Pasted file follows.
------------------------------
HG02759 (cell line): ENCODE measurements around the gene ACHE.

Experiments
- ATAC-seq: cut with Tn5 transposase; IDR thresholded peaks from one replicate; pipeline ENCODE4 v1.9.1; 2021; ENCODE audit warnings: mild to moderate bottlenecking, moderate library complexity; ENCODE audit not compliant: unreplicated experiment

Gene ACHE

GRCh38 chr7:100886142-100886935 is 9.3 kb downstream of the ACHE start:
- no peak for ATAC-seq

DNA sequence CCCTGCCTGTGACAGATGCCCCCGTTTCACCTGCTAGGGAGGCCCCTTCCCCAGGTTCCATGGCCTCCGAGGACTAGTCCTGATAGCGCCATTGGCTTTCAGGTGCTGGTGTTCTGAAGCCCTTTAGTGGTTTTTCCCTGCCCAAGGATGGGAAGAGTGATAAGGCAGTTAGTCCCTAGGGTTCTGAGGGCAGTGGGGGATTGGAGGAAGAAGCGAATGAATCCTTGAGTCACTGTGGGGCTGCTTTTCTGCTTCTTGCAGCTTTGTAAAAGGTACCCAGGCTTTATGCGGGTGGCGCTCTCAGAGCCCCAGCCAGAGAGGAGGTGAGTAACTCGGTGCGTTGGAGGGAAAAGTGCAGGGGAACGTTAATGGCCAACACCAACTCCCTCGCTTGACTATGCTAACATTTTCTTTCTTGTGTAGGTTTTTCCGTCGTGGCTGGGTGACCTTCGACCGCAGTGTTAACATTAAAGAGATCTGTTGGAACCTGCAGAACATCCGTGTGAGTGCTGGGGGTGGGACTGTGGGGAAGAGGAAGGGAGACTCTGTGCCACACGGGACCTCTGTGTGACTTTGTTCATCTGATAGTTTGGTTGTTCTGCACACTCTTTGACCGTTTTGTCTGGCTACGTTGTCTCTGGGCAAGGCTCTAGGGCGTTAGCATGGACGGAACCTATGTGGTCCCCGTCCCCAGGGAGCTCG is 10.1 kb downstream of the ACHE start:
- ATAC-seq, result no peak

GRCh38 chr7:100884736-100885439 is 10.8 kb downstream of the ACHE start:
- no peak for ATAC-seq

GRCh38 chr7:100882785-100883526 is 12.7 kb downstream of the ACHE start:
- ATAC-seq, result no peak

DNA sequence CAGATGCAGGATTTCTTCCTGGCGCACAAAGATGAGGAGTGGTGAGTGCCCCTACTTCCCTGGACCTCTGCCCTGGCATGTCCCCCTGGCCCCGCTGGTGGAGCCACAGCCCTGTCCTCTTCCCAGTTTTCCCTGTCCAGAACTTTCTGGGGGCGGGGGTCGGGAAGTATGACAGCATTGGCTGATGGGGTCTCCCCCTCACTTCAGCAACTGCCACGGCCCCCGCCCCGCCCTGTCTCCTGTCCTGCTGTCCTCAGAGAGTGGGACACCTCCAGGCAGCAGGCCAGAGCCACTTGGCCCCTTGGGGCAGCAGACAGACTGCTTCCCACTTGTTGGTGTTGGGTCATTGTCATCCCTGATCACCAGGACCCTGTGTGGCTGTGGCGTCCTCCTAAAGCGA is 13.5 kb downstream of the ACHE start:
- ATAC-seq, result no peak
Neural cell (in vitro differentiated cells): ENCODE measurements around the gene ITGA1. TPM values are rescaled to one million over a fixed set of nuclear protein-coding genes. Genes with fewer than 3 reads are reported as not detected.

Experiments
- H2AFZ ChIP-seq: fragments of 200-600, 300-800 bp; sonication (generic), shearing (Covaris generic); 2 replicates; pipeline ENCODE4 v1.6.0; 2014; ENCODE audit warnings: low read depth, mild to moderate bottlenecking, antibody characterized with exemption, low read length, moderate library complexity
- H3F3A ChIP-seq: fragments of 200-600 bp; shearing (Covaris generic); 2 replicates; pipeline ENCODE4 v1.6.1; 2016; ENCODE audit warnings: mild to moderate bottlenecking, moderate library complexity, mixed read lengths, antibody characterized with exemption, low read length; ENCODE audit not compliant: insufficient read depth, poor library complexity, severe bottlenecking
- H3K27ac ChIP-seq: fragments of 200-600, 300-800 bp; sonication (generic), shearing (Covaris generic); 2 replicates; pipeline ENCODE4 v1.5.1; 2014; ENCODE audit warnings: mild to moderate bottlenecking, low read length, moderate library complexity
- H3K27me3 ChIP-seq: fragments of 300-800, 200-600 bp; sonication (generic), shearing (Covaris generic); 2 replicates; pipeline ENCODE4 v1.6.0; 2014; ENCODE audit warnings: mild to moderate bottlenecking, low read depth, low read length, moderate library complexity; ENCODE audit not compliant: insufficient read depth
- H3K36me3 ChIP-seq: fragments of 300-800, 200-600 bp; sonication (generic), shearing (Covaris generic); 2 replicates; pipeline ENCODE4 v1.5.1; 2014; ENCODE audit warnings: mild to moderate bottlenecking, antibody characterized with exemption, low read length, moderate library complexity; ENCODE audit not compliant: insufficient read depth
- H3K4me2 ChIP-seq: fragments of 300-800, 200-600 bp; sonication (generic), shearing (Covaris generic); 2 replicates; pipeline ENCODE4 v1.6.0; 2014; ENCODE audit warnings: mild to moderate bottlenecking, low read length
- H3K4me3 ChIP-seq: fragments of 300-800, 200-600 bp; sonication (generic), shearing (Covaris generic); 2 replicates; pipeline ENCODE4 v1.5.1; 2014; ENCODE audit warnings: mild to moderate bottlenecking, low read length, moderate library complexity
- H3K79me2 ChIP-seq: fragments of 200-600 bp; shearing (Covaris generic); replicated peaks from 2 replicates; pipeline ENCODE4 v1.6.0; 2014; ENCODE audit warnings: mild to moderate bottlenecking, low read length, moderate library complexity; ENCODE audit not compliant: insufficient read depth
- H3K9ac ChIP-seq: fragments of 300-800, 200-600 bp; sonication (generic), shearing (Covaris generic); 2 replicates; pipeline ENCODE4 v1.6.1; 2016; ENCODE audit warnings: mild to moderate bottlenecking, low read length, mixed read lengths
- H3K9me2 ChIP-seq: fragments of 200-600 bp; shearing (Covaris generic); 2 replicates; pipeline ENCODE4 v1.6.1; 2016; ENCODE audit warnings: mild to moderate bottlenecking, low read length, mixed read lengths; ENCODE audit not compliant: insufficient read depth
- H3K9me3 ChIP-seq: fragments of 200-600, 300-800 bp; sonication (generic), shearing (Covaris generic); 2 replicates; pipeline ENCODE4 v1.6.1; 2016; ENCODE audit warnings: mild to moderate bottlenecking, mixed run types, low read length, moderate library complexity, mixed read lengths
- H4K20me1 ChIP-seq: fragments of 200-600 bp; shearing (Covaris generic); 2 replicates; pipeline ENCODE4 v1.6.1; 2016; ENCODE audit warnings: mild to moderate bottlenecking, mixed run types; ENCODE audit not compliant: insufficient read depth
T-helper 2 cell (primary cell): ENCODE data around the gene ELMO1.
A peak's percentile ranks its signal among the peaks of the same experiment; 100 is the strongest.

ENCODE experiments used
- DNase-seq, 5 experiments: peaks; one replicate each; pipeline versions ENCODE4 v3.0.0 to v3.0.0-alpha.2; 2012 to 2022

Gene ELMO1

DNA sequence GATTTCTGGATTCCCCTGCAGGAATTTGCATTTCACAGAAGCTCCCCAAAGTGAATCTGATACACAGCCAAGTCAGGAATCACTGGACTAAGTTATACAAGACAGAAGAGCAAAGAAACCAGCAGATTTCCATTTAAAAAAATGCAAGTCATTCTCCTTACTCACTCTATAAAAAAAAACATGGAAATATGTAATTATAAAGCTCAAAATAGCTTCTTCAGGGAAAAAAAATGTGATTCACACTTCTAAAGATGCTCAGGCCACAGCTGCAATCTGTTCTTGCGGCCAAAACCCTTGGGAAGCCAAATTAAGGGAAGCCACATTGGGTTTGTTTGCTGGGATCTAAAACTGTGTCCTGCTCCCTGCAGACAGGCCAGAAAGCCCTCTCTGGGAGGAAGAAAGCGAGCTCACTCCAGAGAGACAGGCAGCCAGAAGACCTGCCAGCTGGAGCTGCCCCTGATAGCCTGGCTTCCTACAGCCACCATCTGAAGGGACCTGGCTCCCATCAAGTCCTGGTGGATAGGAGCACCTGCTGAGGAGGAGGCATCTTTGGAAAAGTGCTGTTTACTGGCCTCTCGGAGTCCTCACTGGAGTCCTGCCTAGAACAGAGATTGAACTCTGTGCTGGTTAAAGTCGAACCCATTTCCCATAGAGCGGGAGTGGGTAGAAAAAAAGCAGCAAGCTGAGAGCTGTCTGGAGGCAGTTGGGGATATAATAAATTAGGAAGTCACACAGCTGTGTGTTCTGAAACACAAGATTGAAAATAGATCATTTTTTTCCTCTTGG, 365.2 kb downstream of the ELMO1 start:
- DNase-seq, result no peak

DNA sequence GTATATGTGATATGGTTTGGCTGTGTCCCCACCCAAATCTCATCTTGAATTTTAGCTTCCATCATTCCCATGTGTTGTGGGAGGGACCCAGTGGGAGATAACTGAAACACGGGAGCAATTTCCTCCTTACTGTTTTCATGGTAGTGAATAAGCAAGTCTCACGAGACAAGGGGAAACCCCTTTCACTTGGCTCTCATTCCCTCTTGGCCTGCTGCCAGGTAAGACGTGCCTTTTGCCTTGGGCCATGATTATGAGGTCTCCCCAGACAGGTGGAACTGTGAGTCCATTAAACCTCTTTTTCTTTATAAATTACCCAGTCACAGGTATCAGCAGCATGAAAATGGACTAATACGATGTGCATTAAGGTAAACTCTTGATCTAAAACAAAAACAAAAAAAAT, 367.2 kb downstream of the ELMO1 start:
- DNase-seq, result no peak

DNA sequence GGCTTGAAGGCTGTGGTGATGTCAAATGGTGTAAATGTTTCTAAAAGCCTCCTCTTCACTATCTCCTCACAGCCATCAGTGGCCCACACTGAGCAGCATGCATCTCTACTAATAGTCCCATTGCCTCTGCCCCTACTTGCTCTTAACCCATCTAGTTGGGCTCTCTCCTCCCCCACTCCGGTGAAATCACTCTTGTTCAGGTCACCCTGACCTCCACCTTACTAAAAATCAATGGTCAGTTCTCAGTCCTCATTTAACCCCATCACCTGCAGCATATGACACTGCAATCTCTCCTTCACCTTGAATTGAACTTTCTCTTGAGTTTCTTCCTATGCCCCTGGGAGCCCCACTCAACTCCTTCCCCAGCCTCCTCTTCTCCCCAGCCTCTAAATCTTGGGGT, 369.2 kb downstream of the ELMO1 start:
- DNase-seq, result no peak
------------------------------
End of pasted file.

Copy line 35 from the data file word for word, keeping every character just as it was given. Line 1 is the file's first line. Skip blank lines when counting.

- DNase-seq, result no peak